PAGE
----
Although it may be difficult to believe now, in the late Sixties and early Seventies Chicago were something of a phenomenon. Their debut LP. b'Chicago Transit Authority', was certified platinum in the US, something no other CBS artist had ever achieved, even though the label boasted such names as Bob Dylan and Simon & Garfunkel. Their second, simply titled 'Chicago', repeated the commercial success of their first, and singles from both sold strongly either side of the Atlantic.
As time passed, their music mellowed and interest waned, the critical acclaim turned to critical reviews, and although Chicago continued to record right through the Seventies and Eighties, they have never recaptured the excitement generated by those early releases. All but one of the band's original line-up hailed from the city which gave them their name. Their early days were spent largely unnoticed in the dingy bars and clubs of the Midwest, but a move to the West coast in 1968 proved crucial to their later success.
Here they linked up with James William Guercio, who had established his credentials through production work with Blood, Sweat and Tears. Guercio not only secured the band dates at prestigious West coast venues, he also negotiated their recording contract with CBS. The volatile political scene of the late Sixties provided the other key element of their success. During 1968, protests at America's involvement in Vietnam were at their height, and racial tension was at fever pitch.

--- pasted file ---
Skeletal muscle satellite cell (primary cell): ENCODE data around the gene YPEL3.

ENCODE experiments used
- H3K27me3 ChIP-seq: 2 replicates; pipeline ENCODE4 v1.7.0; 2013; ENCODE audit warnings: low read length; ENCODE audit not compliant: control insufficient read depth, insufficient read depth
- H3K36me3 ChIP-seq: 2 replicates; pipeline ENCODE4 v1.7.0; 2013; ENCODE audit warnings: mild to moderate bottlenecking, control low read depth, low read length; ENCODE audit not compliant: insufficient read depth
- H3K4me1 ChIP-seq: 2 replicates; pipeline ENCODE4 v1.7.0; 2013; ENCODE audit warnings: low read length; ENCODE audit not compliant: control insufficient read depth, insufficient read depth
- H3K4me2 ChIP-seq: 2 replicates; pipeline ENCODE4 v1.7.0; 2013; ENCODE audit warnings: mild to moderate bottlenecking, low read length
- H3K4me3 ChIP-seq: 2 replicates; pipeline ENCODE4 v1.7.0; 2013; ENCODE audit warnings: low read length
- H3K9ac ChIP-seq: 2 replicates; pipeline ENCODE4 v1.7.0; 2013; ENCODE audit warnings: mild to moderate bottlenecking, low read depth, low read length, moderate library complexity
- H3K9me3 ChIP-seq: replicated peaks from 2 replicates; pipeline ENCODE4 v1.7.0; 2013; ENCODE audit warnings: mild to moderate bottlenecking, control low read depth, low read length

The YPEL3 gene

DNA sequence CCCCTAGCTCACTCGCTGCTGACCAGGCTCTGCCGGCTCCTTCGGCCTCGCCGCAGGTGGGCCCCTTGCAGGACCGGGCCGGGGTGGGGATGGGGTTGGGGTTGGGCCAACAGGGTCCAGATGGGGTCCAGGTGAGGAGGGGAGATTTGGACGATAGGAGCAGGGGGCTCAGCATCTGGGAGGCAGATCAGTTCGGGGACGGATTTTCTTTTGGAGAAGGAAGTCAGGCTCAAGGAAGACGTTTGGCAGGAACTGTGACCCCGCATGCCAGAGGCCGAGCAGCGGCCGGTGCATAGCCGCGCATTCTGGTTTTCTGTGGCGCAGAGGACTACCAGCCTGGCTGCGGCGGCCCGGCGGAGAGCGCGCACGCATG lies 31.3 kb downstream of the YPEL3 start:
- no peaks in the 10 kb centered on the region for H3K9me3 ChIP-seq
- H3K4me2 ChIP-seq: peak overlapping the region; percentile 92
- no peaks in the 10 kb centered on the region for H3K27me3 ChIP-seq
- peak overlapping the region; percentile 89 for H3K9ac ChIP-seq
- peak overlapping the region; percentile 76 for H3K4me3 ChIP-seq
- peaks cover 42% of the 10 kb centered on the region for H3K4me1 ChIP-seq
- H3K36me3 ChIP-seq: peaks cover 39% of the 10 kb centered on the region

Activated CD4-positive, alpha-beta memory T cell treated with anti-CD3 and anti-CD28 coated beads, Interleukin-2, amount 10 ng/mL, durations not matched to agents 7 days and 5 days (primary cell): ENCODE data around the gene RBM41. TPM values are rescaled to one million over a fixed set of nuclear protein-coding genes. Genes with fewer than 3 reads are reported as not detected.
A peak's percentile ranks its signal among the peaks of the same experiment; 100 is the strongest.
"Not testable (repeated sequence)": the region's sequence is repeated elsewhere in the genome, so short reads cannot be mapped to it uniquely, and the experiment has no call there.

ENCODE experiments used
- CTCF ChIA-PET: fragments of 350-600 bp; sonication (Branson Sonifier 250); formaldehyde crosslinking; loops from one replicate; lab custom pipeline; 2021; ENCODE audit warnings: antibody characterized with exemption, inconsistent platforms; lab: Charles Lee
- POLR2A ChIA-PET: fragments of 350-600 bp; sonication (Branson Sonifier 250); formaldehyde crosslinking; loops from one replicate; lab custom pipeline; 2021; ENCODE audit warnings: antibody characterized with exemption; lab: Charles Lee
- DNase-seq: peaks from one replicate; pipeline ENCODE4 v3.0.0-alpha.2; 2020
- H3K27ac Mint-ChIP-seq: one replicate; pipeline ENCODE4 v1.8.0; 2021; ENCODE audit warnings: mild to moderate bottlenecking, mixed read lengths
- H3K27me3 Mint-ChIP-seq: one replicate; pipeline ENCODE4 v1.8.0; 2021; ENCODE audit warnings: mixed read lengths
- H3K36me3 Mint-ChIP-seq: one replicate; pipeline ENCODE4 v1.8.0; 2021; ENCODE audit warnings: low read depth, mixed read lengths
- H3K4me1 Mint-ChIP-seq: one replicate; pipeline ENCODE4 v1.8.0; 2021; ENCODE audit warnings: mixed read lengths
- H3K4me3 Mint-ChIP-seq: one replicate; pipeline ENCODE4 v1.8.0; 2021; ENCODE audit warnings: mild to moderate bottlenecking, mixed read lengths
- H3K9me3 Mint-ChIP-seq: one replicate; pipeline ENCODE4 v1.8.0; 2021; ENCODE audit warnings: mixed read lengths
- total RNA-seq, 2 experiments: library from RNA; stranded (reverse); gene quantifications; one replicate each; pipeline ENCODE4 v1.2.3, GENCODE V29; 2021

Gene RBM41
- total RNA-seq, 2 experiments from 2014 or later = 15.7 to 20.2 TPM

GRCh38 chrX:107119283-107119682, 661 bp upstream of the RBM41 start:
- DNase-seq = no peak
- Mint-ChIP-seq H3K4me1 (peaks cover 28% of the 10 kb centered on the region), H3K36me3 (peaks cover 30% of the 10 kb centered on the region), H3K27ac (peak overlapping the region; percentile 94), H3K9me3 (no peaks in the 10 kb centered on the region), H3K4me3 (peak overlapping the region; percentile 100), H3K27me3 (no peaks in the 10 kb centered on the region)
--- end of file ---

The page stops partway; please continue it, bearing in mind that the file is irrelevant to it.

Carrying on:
Demonstrations outside the Democratic Convention in Chicago turned into full scale riots when police used tear-gas and clubs to disperse the crowds. Recordings of protesters were incorporated into one of the numbers on Chicago's debut LP. and this move, coupled with lyrics informed by the revolutionary rhetoric of the times, completed their identification with both their home town and the counter-culture. Their music had an exciting, innovative feel, and was probably the most successful attempt ever to marry the diverse elements of jazz, rock and white soul.
Its precise brass arrangements blended with lengthy jazz guitar solos appealed to a late Sixties audience constantly searching for a more sophisticated sound. This recording of an early live performance at one of the famed Toronto Rock Festivals provides evidence of the band's ability and power.
On stage, although they obviously sought to reproduce the often complex arrangements arrived at the studio, they were never afraid to cut loose and explore the possibilities of the'jazzier side of their music. Faithful renditions of their hit singles '25 Or 6 To 4', 'Does Anybody Really Know What Time It Is? and the Steve Winwood penned 'I'm A Man' contrast with the looser improvisational approach employed on 'Liberation', the number which closes the set.
The shifting textures of this lengthy instrumental are epitomised by Terry Kath's exhilarating guitar - a key component of Chicago's characteristic sound and one sadly lost forever with his death in a firearms accident in 1978. Anyone with a taste for Chicago's early work will welcome this opportunity to hear the band run through these blistering versions of their best-loved numbers. Their unqiue blend of widely differing musical styles set apart from almost everyone around them - in their own distinctive way, Chicago were themselves a minor revolution.